Oktoberfest Findlay! inaugural event took place September 26, 2015. Nearly 4,500 people attended the inaugural event and enjoyed authentic German food, libations, polka dancing, the Oktoberfest Pageant, car show, Stein and Beer Endurance Challenge, Brat Eating Contest and Yodeling Contest! Learn more about the upcoming Oktoberfest Findlay! by visiting the Facebook page!
German History in Hancock County:
In 1831, Hancock County’s founding fathers left Hesse, Germany to embark on a journey of liberation that would eventually lead them to America. The Germans wanted to escape the burdens of high taxes, a departed military, and poor economic conditions. After much thought and prayer, they headed for the freedom and opportunities that America, and specifically Ohio, would provide for them.
The Germans heard of the promises that the state of Ohio could bring. While cheap land and an abundance of work were two main factors that drove the Germans to have the urge to travel to Ohio, the assurance of freedom was the leading motivation for the families looking to start fresh. Immigrating to the state of Ohio seemed to be the answer to their prayers as they continuously faced hardships with the government of Germany.
A group from the region of Odenwald, a wooded district in southwest Germany, gathered among two ships with over 200 passengers heading towards a new found freedom. The “James Beacham,” was the main ship that would bring 162 of the 200 Germans to Ohio. The passengers were quick to refer to the “James Beacham” as the “Famous Dove.” A dove symbolized peace and freedom in that area of Germany. Things seemed to be moving along efficiently, until disaster nearly struck on a windy afternoon in September of 1831.
The captain of the “Famous Dove” became inebriated, went to sleep, and left the steering of the ship to his helping hands on deck, despite an increase in strong winds. The passengers were uneasy and the weather continued to get worse. The Odenwalders relied on their faith and prayed that the ship be in good hands, and, sure enough, the ship found land on the Virginia shore during the middle of the night. After a few days of settling in Virginia, all the Dove’s passengers made it to Baltimore by the end of the month. Many immigrants found work and housing while in Maryland, and their plans to get to Ohio were put on hold for a moment. The Immigrants worked to save up money, hoping to eventually make it to their desired destination. Johann Adam Tracht, the main man behind the movement to Ohio, was so determined to get there that he led a force of immigrants by wagon and in October he and his followers settled in Richmond, Ohio for the winter. The journey was difficult and many members needed rest and were too sick to travel any further.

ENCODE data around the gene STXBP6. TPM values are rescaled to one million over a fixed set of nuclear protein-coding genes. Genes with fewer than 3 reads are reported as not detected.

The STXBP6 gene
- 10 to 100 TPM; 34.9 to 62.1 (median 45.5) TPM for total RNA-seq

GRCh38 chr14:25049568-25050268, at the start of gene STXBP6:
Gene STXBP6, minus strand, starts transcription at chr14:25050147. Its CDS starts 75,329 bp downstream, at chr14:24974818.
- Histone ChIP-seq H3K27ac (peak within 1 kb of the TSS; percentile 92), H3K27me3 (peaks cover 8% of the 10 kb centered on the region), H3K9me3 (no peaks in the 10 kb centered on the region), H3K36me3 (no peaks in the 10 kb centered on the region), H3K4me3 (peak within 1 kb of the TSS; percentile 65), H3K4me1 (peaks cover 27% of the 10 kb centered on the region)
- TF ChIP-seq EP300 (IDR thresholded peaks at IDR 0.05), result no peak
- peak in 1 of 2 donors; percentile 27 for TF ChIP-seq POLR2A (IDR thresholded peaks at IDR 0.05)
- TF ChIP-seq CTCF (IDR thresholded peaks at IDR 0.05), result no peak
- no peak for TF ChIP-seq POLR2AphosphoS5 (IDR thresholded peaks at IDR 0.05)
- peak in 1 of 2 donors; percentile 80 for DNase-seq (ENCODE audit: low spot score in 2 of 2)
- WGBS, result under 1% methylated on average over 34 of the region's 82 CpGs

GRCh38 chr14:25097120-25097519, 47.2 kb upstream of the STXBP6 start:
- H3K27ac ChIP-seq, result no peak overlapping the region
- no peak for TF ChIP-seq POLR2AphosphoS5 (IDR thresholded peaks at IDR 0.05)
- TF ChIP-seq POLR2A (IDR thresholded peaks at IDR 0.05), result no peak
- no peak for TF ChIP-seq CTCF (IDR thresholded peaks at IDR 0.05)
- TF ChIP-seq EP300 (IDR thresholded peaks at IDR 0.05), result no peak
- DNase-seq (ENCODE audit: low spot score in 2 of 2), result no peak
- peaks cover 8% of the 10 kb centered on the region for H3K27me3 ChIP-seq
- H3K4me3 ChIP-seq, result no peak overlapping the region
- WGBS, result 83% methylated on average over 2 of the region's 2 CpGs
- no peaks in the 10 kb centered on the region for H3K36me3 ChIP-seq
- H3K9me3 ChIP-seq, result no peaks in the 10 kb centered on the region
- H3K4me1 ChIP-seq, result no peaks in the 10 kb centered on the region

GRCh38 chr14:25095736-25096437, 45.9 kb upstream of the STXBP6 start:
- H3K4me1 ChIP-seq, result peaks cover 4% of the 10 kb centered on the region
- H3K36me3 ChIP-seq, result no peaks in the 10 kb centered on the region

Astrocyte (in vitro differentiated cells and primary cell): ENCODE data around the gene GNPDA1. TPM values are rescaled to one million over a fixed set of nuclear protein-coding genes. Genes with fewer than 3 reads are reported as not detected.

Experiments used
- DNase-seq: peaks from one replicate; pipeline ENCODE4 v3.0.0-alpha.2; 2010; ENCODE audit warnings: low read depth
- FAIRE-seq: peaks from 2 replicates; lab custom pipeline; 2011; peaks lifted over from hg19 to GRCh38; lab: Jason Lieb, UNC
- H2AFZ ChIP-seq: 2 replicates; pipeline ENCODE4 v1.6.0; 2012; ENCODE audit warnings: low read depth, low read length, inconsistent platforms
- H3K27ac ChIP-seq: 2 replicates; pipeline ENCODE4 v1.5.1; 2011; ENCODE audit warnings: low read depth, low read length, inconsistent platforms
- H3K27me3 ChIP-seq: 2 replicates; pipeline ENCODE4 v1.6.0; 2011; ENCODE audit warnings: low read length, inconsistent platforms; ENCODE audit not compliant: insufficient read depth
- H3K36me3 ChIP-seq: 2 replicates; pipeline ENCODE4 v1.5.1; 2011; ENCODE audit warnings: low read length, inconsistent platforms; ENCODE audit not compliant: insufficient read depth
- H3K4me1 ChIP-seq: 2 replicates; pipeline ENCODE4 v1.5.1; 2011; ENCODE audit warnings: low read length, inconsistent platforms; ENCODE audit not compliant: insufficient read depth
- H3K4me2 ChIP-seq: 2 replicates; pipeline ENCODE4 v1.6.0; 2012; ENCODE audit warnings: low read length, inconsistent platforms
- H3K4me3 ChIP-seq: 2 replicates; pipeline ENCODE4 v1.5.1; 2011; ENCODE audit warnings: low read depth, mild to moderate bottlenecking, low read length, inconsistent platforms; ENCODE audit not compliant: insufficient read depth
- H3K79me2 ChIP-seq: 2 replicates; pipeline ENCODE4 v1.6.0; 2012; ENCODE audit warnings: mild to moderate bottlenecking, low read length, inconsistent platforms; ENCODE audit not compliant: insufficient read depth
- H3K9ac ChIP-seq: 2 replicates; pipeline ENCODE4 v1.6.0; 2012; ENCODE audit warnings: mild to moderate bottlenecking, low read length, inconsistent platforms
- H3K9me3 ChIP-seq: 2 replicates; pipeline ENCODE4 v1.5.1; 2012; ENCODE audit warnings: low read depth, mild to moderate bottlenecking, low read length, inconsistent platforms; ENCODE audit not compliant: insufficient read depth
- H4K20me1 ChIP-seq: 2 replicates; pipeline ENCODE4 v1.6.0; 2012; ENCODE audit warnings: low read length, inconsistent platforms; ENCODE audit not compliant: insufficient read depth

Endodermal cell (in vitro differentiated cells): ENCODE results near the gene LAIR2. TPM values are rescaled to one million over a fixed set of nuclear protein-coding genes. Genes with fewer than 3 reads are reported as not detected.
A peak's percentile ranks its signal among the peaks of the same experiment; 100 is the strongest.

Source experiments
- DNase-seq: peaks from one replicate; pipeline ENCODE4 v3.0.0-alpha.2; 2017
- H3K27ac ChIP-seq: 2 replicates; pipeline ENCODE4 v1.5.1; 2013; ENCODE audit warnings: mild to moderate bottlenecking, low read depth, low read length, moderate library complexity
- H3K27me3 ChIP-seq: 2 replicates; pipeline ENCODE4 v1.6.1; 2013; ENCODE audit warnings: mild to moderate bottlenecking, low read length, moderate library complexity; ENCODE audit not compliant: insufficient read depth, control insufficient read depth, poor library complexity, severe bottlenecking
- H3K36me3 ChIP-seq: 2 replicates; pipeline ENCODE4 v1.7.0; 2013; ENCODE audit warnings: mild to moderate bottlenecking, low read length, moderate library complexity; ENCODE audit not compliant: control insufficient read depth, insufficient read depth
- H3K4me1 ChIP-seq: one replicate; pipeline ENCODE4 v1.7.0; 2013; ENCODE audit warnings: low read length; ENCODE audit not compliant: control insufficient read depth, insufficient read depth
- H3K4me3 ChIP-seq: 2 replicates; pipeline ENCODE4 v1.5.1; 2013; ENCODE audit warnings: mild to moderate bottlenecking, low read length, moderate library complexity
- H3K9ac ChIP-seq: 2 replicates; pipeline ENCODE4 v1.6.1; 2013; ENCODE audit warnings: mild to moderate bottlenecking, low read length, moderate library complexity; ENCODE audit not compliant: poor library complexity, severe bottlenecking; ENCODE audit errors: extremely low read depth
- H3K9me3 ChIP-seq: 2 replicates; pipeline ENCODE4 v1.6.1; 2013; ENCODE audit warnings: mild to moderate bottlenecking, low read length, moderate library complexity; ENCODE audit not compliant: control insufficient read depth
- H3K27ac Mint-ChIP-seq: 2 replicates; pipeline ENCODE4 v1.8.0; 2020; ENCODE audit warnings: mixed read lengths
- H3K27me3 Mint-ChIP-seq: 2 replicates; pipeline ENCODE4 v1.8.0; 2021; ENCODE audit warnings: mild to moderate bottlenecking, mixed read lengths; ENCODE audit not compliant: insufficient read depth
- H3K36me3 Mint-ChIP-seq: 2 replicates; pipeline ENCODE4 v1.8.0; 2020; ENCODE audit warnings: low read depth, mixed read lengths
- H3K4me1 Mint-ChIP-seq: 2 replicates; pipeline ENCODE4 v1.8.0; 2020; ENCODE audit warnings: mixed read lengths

After moving closer and closer to Northwest Ohio, where land was only two dollars an acre, twelve Odenwalder families would reach their destination and find the opportunity they had been seeking by settling in Hancock County in 1834. Hancock County didn’t disappoint as they were able to own more land than ever imaginable and could decide for themselves what they wanted to do, eat, or say on a particular day.
The Native Germans were the largest immigrant group in Hancock County, making up 60% of the Immigrant population. Churches of the Lutheran and Roman Catholic faiths were founded in the county due to how important religion was to the German culture. The large population also backed a German newspaper in Findlay for 25 years. In the spring of 1890, the Brilliant City Brewing Co. was established, as beer was a staple of the German diet. Food and music were infused into Hancock County thanks to the German Immigrants and the Harmonia Society was formed in 1875 to express their musical heritage. The Harmonia Society put on a “Messe,” which was a German festival with exhibits by local vendors as well as food and beverages. Currently, the building that the Harmonia Society performed in is now being used by Fresh Encounters, Inc. The wait was worth it for the Germans as they became well-respected businessmen, professionals, and farmers. They had a large impact on the culture of what Findlay is today.
The Wreck of the Famous Dove by Donald L. Huber
Ethnic Roots: Immigrant and Racial Populations of Hancock County, Ohio 1830-1920 by Paulette J. Weiser